Dual-credit programs, which let students earn college-level credit while they’re in high school, are growing fast in Texas. Administrators say they help at-risk students build connections to an academic life after high school, and often earn college credit for free. Researchers have shown that such students are more likely than others to finish college, and finish it faster. Legislators like dual credit so much they’ve passed laws letting both high schools and colleges claim state funding for dual-enrolled students.
A decade ago, top administrators and lawmakers were more skeptical that all or most high school students could succeed in college courses. Now that momentum has shifted. Administrators in many school districts and community college systems have financial incentives and political pressure to grow their early college enrollment high, but some of the teachers who run the courses have begun wondering if the trend is growing too fast.
In the Rio Grande valley, El Paso and Houston — where early college programs are most prevalent — you won’t hear much opposition publicly. Ask if high school students are truly ready for college-level work, and administrators will answer with an enthusiastic yes. But some college faculty members disagree. Speaking with one another, they worry about making allowances for students who are still in high school — teaching an art course without nude models, for example — or answering to parents who expect to have a say in what their children discuss in school. High schoolers who enroll in college courses and do poorly could be saddled with a low GPA.
Such concerns rarely surface on the record. University of Texas-Pan American political science professor Samuel Freeman has been one of the rare critics to speak up consistently. Speaking with PBS NewsHour in 2015, Freeman explained his worries about opening college courses to most high school students. “The vast majority of them are not ready emotionally or intellectually,” he said.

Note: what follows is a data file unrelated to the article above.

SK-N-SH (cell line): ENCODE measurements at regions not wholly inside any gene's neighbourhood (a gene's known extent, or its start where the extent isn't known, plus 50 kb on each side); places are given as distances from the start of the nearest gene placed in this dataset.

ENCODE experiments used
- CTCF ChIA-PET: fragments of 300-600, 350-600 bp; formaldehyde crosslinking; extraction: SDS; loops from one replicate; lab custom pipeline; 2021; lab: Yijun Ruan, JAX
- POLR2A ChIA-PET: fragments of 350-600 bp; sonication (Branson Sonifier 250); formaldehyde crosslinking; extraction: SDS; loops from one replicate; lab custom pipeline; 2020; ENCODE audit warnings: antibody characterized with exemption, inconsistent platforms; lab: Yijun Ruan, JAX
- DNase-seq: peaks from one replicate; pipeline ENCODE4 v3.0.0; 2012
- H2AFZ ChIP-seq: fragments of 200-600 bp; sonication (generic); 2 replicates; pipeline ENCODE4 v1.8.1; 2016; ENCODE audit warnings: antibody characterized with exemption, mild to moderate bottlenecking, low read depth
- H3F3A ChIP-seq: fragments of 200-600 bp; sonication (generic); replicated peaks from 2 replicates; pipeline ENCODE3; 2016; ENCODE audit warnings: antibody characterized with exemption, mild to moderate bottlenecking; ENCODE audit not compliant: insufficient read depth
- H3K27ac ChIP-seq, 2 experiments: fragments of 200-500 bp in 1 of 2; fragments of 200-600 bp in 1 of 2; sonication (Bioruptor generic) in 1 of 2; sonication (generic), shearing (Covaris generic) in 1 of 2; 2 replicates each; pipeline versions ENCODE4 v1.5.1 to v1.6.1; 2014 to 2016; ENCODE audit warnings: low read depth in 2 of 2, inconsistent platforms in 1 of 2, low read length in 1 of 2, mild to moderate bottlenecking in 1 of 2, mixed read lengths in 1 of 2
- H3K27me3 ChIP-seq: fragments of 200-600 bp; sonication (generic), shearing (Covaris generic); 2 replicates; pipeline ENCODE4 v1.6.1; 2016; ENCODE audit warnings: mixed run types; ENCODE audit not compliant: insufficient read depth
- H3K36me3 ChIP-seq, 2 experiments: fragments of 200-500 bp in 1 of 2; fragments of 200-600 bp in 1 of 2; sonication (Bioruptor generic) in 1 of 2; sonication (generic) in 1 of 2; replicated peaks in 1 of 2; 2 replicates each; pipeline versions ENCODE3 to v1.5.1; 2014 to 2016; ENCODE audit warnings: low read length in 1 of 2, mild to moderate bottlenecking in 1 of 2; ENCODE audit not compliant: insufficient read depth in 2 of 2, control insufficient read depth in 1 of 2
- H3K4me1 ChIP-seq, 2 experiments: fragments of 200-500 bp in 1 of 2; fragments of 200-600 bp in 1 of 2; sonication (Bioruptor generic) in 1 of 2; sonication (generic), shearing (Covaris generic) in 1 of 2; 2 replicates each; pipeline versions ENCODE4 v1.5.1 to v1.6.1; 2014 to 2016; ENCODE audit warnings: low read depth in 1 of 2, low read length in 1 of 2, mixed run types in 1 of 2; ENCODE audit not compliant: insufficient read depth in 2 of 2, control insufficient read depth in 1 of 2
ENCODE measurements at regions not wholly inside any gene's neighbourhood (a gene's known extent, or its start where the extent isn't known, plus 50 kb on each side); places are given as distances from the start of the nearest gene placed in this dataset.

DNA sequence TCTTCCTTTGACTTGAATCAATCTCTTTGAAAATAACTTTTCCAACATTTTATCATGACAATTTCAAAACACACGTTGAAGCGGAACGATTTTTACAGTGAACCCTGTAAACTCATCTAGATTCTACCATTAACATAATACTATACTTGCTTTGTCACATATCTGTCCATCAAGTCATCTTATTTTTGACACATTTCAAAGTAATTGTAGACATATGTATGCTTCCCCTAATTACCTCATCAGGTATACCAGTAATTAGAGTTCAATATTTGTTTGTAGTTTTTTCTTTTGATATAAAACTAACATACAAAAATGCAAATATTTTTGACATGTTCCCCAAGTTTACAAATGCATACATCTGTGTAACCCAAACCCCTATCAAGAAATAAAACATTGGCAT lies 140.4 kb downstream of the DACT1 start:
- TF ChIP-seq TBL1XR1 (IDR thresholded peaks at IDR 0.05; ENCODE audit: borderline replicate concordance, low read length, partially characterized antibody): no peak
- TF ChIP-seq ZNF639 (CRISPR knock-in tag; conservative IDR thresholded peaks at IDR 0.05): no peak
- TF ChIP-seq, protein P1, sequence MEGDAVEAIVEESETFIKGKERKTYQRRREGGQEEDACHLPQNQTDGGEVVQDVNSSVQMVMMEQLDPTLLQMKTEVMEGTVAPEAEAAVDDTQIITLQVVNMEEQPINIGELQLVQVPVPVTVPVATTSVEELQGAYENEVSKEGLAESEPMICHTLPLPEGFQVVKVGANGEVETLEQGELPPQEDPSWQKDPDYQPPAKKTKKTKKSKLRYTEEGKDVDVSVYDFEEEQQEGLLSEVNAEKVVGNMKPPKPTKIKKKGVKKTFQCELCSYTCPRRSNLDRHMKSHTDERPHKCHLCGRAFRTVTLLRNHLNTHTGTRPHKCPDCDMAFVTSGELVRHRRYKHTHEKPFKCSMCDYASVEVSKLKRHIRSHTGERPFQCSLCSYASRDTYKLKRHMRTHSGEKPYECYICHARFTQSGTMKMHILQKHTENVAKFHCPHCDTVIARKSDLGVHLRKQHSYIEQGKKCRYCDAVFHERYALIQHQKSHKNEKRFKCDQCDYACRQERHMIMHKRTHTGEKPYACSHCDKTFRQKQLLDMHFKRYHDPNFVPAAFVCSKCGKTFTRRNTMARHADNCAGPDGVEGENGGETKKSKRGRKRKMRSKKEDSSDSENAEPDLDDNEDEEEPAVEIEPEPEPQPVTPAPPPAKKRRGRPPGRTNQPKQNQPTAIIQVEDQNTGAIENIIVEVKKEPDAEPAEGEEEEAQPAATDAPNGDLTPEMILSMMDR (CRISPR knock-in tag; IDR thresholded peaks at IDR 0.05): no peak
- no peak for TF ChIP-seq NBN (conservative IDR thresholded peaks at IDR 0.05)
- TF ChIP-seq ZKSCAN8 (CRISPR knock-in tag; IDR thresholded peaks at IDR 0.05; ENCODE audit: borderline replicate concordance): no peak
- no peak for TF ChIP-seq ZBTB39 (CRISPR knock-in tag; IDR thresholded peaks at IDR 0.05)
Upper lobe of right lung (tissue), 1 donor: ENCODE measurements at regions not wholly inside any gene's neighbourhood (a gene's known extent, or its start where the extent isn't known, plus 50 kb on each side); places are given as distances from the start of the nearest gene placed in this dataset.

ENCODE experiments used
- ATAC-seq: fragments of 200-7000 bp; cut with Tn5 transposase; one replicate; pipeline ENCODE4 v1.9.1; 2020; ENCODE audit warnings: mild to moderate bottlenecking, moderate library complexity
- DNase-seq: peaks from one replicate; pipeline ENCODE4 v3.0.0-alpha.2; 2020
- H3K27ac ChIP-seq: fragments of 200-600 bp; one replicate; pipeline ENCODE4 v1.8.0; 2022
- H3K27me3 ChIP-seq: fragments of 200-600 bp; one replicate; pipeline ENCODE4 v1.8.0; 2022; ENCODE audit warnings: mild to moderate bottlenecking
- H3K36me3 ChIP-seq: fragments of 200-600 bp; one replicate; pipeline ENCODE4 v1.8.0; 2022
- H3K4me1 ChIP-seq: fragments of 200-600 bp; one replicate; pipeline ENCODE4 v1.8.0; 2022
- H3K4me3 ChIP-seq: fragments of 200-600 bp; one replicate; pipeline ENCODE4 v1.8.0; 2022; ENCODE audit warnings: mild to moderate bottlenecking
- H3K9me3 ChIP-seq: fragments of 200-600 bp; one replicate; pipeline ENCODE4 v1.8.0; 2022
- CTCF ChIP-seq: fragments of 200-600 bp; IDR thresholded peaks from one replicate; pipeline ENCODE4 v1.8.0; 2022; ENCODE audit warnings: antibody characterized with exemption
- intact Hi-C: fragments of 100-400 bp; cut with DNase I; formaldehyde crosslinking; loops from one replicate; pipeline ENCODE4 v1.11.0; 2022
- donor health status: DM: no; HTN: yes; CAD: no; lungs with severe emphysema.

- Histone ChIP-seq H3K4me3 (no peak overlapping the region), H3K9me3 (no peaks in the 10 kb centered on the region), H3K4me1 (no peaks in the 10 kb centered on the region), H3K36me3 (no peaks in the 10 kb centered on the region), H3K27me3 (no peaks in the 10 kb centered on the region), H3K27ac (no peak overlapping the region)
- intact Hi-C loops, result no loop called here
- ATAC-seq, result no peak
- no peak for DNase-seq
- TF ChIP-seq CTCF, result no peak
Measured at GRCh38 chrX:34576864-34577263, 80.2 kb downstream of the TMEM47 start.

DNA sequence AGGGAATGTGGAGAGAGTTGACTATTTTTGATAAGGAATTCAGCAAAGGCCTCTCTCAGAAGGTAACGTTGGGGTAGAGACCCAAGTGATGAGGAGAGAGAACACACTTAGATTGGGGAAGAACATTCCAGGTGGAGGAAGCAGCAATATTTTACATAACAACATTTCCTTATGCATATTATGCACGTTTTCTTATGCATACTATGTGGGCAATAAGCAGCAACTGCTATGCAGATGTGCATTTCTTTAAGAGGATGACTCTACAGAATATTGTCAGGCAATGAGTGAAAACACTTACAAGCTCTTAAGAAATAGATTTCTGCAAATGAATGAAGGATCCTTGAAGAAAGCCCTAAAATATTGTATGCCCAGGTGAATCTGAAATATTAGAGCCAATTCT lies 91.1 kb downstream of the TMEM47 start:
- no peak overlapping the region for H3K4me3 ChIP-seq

In El Paso, where early college programs have spread to eight schools, some college instructors have begun raising concerns too. In the last six years, more than 1,000 students have advanced from high school to El Paso Community College and on to the University of Texas at El Paso (UTEP). Some instructors there worry that they’re receiving students without the requisite skills.
The problem isn’t that high schoolers “aren’t ready for college,” says UTEP graduate student Eddie Nevarez, but rather that they get credit for courses that don’t prepare them for upper-level college work. He laid out his concerns in an op-ed published by the El Paso Times in December.
The dual-credit courses offered in El Paso high schools in lieu of a first-year college composition class leave students “without the skills needed to write a cohesive paper,” he wrote. As a teaching assistant in the English department, Nevarez says he’s worked with students whose dual-credit courses during high school left them ill prepared. In particular, he says, the college-level courses taught in high schools need to be updated to match the evolving focus on digital literacy that UTEP has embraced.
“I’m not saying dual credit in this region is bad or anything. I’m just saying it needs to be changed,” he told the Observer. “What are the flaws in this system, where you give them the opportunity to go to college but you’re not really preparing them?”
Joanne Peeples, math coordinator at the El Paso Community College Transmountain Campus, oversees the college-level math instruction for El Paso high schoolers earning dual credit. When those courses are taught on high school campuses, she says, it’s tougher to guarantee that students really are being taught college-level material. Her classroom visits are announced, she says, so there’s no element of surprise to her observations. Still, she says, the college-level coursework at high schools is “definitely not up to snuff, in some cases.”
El Paso ISD’s enthusiasm for expanding its early college program has also put some pressure on high school principals to show high rates of dual credit enrollment, she says. “They are just working the system, some of the principals. They put some people in the courses that really shouldn’t be in there.”
Like Nevarez, Peeples worries that students are being ill-served by courses that are too much like other high school work, that don’t force students to have the independence and responsibility expected in a college atmosphere. Without those things, she says, “You’re not getting the skills you need to survive at a university.”